The 5MP camera has both autofocus and an LED flash. I have never been impressed by a cell phone’s picture quality and this is no different. It’s an OK camera and the flash often blows out the center with a gradual reduction in brightness as you move away from the center of the frame. This is not unlike other cameras with flash but still an annoyance. I found the picture quality to be good but not great. I still carry a real digital camera if I want to get good shots.
The noise cancellation is particularly helpful but it’s really a subjective measurement. I found my call quality to be better than the iPhone but maybe my phone calls have recently been in different environments. I have tested it in some noisy situations and it fared well but I didn’t have an iPhone with me to do an A/B test.
Battery life for me started out pretty bad. I was getting about 12 hours of usage before it got dangerously low. However, by disabling live wallpapers and perhaps as a result of a few weeks of charge cycles, I am getting about 15 hours now before the battery reaches 20%.
Where the Nexus One really shines is the operating system and user experience. It has complete integration with the Google cloud, and in fact can support multiple Google accounts, giving you the ability to sync your contacts, mail, and calendar or some combination of the three. It also integrates with Facebook and Google Voice. What I really like is the single point of contact feature. On the iPhone if I wanted to send someone a Facebook message, there’s an app for that. Then if I wanted to look up their address, I’d have to find them in contacts. With the Nexus One, John Doe has a single contact and from it I can call him (via phone or GV), text (again, phone or GV), launch his Faceobok profile, navigate to his address, etc. If you don’t have photos for your contacts, it’ll automatically grab it from their Facebook profile and if your friends entered, for example, a work address in Facebook that they never gave you, it’ll show up too.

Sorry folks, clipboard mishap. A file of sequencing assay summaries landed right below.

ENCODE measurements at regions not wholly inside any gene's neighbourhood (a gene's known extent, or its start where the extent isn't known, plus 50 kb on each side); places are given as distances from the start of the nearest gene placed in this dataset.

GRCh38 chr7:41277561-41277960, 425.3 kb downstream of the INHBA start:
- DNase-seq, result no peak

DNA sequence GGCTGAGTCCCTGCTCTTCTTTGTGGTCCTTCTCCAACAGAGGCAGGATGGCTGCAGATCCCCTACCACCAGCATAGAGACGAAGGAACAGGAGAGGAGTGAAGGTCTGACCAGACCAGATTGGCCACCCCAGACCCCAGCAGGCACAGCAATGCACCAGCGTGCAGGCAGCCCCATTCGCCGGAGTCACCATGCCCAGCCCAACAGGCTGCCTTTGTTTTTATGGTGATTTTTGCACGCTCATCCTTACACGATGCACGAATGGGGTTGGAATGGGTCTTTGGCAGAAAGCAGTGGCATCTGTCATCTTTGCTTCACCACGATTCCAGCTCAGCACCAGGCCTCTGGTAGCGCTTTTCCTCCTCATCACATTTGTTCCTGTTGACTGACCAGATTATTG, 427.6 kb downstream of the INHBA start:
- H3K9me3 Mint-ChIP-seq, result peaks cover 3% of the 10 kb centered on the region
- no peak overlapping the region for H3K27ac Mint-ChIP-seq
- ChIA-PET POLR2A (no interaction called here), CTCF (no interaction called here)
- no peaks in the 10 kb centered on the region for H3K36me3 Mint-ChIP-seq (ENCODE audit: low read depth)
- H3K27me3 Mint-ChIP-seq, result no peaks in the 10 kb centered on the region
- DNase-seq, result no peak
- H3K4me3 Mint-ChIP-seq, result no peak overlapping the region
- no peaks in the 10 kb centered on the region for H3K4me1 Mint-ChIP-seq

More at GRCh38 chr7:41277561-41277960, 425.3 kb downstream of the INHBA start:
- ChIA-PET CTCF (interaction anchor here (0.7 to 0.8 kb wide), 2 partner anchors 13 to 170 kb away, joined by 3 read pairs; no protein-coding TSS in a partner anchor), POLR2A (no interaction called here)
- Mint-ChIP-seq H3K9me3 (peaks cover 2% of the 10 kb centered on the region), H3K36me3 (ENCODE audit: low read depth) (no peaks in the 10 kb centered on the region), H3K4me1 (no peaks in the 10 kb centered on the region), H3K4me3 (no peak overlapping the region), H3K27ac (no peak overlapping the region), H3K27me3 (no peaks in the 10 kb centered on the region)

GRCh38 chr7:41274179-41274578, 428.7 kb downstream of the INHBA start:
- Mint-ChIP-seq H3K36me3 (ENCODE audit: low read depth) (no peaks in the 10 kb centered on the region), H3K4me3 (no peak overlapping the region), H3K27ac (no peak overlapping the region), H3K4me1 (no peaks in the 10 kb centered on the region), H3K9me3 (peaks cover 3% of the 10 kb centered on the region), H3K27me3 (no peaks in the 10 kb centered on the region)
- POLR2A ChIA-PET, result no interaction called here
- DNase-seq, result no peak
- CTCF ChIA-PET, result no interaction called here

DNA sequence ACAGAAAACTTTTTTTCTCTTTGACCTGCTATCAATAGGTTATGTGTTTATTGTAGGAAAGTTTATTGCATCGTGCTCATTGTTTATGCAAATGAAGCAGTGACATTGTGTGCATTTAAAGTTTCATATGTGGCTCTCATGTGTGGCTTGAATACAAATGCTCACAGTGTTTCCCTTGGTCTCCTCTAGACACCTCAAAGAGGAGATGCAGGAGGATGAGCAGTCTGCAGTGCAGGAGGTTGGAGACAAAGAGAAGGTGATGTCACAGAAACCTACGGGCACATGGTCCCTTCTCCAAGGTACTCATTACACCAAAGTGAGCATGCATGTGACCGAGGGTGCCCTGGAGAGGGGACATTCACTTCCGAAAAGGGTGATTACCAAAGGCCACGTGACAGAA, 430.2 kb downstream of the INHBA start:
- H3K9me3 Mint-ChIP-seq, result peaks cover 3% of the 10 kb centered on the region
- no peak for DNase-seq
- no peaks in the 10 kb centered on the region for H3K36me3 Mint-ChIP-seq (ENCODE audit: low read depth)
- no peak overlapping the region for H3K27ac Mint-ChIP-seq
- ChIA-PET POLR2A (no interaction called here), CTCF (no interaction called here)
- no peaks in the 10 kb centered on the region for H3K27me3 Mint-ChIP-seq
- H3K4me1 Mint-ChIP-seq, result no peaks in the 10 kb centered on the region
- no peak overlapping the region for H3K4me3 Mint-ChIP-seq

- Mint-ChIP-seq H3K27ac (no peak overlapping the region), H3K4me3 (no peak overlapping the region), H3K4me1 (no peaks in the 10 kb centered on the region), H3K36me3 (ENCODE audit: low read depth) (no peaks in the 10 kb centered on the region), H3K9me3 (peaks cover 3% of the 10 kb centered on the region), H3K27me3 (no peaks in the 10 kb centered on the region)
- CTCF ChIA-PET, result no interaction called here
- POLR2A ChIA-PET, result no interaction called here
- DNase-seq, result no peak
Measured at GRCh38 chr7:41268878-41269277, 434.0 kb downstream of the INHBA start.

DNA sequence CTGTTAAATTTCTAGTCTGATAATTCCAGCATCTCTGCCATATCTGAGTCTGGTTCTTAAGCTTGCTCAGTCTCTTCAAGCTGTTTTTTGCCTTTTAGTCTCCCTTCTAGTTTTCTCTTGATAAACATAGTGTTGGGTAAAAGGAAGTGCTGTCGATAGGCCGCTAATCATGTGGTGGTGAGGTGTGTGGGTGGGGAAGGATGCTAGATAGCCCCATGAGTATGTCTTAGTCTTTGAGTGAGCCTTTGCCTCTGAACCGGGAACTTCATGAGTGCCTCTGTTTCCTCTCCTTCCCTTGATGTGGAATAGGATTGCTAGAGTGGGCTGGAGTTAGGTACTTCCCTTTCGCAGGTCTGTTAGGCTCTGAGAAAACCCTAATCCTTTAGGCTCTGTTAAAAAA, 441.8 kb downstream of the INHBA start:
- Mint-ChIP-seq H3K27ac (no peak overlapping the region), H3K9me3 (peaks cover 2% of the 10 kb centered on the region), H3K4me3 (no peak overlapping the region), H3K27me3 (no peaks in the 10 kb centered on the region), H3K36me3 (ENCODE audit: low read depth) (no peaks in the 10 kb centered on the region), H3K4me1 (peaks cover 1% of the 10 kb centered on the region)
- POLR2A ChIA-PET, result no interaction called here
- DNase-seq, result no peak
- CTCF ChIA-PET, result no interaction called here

I spoke about the Google Voice integration but it bears repeating. You can setup your phone to make all outgoing calls using Voice or if you wanted it could use it only on international calls or prompt you each time. GV gives you free text messaging, voicemail transcription and archiving and the application works beautifully. Unfortunately, at this time, there is no push for GV so there may be up to a 5 minute delay for SMS though there’s an easy workaround for that – simply have GV email you.
My email experience on the Nexus One is substantially better than the iPhone. First off, there is no native Gmail push on the iPhone. You can setup a sync scenario using Exchange but the iPhone only supports one Exchange server so those of us with jobs will have to decide between syncing work or play. On the Nexus One, you can have multiple Gmail accounts and Exchange and they are all push. The Gmail application mimics the website quite well, offering all major functionality. One thing I did not like is there is no calendar syncing for Exchange. Hopefully this gets added at a later date.